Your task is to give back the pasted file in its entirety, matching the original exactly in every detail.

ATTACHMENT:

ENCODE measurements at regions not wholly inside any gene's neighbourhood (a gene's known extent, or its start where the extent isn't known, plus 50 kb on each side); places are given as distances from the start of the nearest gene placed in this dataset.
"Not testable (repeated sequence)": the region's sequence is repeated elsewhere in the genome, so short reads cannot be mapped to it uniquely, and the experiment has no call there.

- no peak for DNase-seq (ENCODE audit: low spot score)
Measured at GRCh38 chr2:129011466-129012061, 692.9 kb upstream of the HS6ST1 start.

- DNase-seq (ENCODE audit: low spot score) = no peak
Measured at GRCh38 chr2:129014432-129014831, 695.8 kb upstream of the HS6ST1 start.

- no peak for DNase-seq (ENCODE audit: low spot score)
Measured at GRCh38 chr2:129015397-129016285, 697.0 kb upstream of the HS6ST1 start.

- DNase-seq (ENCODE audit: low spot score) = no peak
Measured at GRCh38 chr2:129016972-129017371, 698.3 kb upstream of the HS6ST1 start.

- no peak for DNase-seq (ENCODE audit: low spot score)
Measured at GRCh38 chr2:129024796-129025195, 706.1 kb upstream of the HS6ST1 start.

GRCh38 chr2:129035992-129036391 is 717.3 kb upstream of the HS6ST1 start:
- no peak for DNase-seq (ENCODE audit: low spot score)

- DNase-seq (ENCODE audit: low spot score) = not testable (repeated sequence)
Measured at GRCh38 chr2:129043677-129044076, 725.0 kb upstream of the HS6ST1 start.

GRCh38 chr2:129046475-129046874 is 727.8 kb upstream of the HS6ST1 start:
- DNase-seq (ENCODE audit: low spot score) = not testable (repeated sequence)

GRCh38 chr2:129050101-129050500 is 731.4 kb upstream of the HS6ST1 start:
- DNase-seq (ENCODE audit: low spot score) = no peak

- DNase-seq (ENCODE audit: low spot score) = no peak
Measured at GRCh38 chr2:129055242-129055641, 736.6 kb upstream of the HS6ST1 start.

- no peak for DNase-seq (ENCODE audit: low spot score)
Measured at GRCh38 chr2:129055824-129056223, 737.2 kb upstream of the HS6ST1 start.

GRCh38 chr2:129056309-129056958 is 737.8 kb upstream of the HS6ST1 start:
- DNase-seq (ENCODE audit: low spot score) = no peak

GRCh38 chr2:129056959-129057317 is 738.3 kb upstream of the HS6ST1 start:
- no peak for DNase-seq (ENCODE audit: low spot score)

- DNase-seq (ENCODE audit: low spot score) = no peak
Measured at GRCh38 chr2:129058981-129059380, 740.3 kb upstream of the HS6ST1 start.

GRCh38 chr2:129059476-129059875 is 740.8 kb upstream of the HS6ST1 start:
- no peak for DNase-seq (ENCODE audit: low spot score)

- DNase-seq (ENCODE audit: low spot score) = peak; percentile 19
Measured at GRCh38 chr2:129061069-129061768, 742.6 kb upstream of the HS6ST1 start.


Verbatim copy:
ENCODE measurements at regions not wholly inside any gene's neighbourhood (a gene's known extent, or its start where the extent isn't known, plus 50 kb on each side); places are given as distances from the start of the nearest gene placed in this dataset.
"Not testable (repeated sequence)": the region's sequence is repeated elsewhere in the genome, so short reads cannot be mapped to it uniquely, and the experiment has no call there.

- no peak for DNase-seq (ENCODE audit: low spot score)
Measured at GRCh38 chr2:129011466-129012061, 692.9 kb upstream of the HS6ST1 start.

- DNase-seq (ENCODE audit: low spot score) = no peak
Measured at GRCh38 chr2:129014432-129014831, 695.8 kb upstream of the HS6ST1 start.

- no peak for DNase-seq (ENCODE audit: low spot score)
Measured at GRCh38 chr2:129015397-129016285, 697.0 kb upstream of the HS6ST1 start.

- DNase-seq (ENCODE audit: low spot score) = no peak
Measured at GRCh38 chr2:129016972-129017371, 698.3 kb upstream of the HS6ST1 start.

- no peak for DNase-seq (ENCODE audit: low spot score)
Measured at GRCh38 chr2:129024796-129025195, 706.1 kb upstream of the HS6ST1 start.

GRCh38 chr2:129035992-129036391 is 717.3 kb upstream of the HS6ST1 start:
- no peak for DNase-seq (ENCODE audit: low spot score)

- DNase-seq (ENCODE audit: low spot score) = not testable (repeated sequence)
Measured at GRCh38 chr2:129043677-129044076, 725.0 kb upstream of the HS6ST1 start.

GRCh38 chr2:129046475-129046874 is 727.8 kb upstream of the HS6ST1 start:
- DNase-seq (ENCODE audit: low spot score) = not testable (repeated sequence)

GRCh38 chr2:129050101-129050500 is 731.4 kb upstream of the HS6ST1 start:
- DNase-seq (ENCODE audit: low spot score) = no peak

- DNase-seq (ENCODE audit: low spot score) = no peak
Measured at GRCh38 chr2:129055242-129055641, 736.6 kb upstream of the HS6ST1 start.

- no peak for DNase-seq (ENCODE audit: low spot score)
Measured at GRCh38 chr2:129055824-129056223, 737.2 kb upstream of the HS6ST1 start.

GRCh38 chr2:129056309-129056958 is 737.8 kb upstream of the HS6ST1 start:
- DNase-seq (ENCODE audit: low spot score) = no peak

GRCh38 chr2:129056959-129057317 is 738.3 kb upstream of the HS6ST1 start:
- no peak for DNase-seq (ENCODE audit: low spot score)

- DNase-seq (ENCODE audit: low spot score) = no peak
Measured at GRCh38 chr2:129058981-129059380, 740.3 kb upstream of the HS6ST1 start.

GRCh38 chr2:129059476-129059875 is 740.8 kb upstream of the HS6ST1 start:
- no peak for DNase-seq (ENCODE audit: low spot score)

- DNase-seq (ENCODE audit: low spot score) = peak; percentile 19
Measured at GRCh38 chr2:129061069-129061768, 742.6 kb upstream of the HS6ST1 start.